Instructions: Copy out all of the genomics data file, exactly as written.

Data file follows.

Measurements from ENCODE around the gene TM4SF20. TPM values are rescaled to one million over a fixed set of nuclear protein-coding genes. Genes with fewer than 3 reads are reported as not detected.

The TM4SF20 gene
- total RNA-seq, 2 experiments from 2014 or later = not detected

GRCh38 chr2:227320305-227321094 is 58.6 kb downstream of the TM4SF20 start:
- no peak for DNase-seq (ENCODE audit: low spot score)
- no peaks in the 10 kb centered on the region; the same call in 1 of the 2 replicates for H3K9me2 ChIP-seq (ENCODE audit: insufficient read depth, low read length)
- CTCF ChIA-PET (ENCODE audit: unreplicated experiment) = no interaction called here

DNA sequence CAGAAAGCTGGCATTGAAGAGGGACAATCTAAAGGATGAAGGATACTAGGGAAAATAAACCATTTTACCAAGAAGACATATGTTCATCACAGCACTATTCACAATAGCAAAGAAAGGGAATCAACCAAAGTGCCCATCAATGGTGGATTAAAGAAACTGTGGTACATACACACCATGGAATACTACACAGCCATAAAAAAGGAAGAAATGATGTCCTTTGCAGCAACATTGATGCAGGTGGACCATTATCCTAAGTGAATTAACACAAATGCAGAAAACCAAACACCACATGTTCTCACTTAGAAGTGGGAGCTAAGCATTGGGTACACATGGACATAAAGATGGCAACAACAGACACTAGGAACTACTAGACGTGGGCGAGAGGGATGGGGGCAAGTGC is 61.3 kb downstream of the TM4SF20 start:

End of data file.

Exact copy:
Measurements from ENCODE around the gene TM4SF20. TPM values are rescaled to one million over a fixed set of nuclear protein-coding genes. Genes with fewer than 3 reads are reported as not detected.

The TM4SF20 gene
- total RNA-seq, 2 experiments from 2014 or later = not detected

GRCh38 chr2:227320305-227321094 is 58.6 kb downstream of the TM4SF20 start:
- no peak for DNase-seq (ENCODE audit: low spot score)
- no peaks in the 10 kb centered on the region; the same call in 1 of the 2 replicates for H3K9me2 ChIP-seq (ENCODE audit: insufficient read depth, low read length)
- CTCF ChIA-PET (ENCODE audit: unreplicated experiment) = no interaction called here

DNA sequence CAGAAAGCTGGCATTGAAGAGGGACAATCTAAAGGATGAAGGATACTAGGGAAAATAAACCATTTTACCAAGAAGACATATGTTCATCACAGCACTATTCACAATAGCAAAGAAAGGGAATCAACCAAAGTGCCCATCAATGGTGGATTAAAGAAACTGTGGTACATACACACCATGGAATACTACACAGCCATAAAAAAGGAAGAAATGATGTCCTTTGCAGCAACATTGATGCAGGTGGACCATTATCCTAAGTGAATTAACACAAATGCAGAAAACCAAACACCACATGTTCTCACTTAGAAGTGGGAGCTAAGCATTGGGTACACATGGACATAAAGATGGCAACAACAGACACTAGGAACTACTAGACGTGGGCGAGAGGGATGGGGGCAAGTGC is 61.3 kb downstream of the TM4SF20 start: